Numbers 1. Report of Major General John E. Wool, U. S. Army, commanding the Middle Department.
HEADQUARTERS EIGHTH ARMY CORPS,
Baltimore, Md., October 14, 1862.
GENERAL: On Friday evening I received (about 10 o'clock_ information, by telegraph from Governor Curtin, of Pennsylvania, that the 3,000 rebel cavalry and a section of artillery, under the command of General Stuart, were in possession of chambersburg. It appears that the town had been surrendered upon the demand of the rebel general. I immediately ordered three regiments and a battery of six pieces to be got ready and proceed at once to harrisburg; afterward I ordered a fourth regiment.
the next morning, at 6 o'clock, and as soon as I could obtain a special train. I proceeded to Harrisburg, were I arrived early in the day, and visited Governor Curtin. He appeared quite anxious about the safety of Carlisle. Although I did not agree with him on the subject, yet I proceeded to that place. On the way I received a telegram, informing me that the rebels had gone to Emmittsburg. I returned immediately to Harrisburg and saw Governor Curtin, who had received the same information. I at once proceeded to Hanover Junction, where I arrived about 4 a. m., and where I met my troops ordered from Baltimore. These I immediately set in motion for Gettysburg, where they arrived about 1 p. m., and headed off the rebel cavalry, previous to which the advance of the rebels had been attacked by some of the Home Guards, when they retreated, leaving, 5 prisoners in the possession of the Home Guards.
The rebels went to Emmittsburg, and from there to Waynesborough, and were proceeding toward Boonsborough, when, on being informed of the advance of Pleasonton, they changed their course and proceeded with all haste to the Potomac, in a more easterly direction, and, as I was informed, by telegraph from Major-General McClellan, in the following language, viz:
General Pleasonton, who was in pursuit of the rebel cavalry,m reports that they have been driven back, into Virginia, crossing the Potomac near the mouth of the Monacacy, and having marched 90 miles in the previous twenty-four hours, while Pleasonton, in pursuit, marched 78 miles in the same time.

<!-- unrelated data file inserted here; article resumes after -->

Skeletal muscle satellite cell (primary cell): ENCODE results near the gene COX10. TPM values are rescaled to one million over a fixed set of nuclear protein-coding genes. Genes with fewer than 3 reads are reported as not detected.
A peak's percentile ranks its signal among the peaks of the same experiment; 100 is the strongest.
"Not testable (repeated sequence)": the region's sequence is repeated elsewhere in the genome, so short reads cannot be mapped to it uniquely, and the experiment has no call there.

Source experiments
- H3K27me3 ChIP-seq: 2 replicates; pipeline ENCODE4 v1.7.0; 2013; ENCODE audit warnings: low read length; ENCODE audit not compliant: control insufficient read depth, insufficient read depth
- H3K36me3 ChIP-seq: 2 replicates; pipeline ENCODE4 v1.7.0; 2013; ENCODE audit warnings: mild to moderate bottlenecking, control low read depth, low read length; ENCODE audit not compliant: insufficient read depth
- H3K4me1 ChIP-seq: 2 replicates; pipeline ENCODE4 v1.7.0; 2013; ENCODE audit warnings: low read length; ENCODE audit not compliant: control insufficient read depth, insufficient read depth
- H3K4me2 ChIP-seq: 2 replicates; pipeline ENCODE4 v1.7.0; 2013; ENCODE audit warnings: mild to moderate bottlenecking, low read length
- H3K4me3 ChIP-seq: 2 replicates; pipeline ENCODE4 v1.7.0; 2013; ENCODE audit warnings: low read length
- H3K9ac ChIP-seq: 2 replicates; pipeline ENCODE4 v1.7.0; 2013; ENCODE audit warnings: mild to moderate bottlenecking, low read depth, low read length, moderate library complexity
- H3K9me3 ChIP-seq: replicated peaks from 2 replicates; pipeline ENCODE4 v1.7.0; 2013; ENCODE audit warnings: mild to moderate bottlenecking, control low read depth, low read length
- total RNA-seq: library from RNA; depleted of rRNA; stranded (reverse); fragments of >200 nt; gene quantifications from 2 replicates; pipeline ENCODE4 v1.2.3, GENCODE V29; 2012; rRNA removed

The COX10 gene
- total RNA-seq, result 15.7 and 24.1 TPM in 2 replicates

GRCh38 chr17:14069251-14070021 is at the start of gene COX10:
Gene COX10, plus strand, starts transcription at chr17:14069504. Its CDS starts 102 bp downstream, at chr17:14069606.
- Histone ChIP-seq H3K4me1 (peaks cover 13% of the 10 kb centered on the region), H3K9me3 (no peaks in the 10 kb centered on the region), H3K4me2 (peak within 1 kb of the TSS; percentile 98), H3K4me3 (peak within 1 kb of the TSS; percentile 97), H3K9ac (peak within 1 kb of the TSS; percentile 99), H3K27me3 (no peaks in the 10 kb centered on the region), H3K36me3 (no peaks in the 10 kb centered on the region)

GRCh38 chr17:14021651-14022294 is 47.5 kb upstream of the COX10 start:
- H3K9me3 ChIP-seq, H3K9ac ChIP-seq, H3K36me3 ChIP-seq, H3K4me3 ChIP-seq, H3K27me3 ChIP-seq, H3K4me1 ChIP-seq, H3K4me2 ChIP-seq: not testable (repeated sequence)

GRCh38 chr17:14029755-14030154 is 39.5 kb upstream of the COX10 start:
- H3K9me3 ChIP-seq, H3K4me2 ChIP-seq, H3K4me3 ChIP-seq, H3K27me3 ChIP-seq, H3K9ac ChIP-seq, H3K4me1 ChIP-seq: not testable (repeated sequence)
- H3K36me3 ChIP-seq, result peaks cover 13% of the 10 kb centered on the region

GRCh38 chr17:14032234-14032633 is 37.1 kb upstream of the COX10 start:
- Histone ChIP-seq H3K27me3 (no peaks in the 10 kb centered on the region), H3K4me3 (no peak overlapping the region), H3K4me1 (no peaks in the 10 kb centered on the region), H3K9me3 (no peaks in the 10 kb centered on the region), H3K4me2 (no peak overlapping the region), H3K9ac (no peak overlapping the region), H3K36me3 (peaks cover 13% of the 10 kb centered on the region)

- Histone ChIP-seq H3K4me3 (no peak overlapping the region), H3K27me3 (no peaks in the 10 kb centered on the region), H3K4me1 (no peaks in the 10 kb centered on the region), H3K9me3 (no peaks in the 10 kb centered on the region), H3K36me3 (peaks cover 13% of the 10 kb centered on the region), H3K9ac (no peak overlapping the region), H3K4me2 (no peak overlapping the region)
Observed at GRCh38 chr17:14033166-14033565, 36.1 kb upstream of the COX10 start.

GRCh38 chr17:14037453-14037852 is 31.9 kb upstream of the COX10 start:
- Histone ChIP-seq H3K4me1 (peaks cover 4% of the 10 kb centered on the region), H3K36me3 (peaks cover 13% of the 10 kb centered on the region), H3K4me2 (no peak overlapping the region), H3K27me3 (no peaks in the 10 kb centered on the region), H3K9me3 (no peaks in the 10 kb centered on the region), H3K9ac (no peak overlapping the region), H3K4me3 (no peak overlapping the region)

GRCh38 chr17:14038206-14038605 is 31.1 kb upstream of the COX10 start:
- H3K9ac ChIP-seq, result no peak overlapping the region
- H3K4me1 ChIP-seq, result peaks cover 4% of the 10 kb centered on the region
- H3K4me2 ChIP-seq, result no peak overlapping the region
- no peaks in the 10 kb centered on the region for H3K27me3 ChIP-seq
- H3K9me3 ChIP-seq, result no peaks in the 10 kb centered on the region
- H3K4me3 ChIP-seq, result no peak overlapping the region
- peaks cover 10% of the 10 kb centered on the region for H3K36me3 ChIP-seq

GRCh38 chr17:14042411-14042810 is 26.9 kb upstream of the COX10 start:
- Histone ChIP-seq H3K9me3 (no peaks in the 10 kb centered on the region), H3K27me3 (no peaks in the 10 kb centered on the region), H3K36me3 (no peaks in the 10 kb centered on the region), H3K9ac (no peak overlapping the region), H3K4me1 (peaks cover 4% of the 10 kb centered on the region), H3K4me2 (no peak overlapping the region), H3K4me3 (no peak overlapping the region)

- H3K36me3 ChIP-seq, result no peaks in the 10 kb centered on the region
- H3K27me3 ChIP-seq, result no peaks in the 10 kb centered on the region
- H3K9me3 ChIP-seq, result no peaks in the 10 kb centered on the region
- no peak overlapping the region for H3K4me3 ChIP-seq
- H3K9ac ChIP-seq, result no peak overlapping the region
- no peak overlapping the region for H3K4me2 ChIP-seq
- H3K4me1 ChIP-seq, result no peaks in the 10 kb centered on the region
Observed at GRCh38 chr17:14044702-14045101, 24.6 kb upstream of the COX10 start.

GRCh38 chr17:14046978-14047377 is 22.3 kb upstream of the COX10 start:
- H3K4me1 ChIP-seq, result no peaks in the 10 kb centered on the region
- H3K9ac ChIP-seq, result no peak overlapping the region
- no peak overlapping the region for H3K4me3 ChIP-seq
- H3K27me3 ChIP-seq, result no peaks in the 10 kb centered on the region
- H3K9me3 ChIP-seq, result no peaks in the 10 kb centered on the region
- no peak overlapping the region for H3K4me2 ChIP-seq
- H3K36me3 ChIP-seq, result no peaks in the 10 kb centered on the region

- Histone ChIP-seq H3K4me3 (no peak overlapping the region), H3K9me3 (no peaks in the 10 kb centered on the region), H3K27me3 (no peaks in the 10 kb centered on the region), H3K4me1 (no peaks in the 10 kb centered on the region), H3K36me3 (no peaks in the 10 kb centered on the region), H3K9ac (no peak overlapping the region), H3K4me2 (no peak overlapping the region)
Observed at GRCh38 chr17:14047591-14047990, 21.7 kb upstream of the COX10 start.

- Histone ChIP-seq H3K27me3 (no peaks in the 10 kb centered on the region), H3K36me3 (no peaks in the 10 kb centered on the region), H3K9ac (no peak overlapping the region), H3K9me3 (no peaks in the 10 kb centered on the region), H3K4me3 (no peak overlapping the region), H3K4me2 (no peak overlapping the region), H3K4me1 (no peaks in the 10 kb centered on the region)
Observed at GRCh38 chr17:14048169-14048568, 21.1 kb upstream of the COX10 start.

Colonel Cram, under whose direction I placed the troops at Gettysburg, reported to me on Sunday that the rebels had retired to Harbach's Valley.
On Monday, 2.30 p. m., he reported, by telegram, that a part of the rebels he thought, from information received, were yet in Harbach's Valley. He sent scouts to ascertain,who were to report to him last night or this morning. I think the colonel will find that all the rebel cavalry have returned into Virginia, and have probably escaped altogether the vigilance of Major-General McClellan, having, in the mean time, made nearly the whole circle of the army of the Potomac-certainly a bold and daring enterprise, in the execution of which the soldiers at Chambersburg changed the rags which covered the for the uniform clothing of the United States, and supplied themselves on their route with 1,000 fresh horses, besides destroying, at Chambersburg, the railroad depot, with all the rolling-stock. They also tore up some of the rails of the road, and destroyed several bridges.
Myself and staff were in motion from Friday evening until yesterday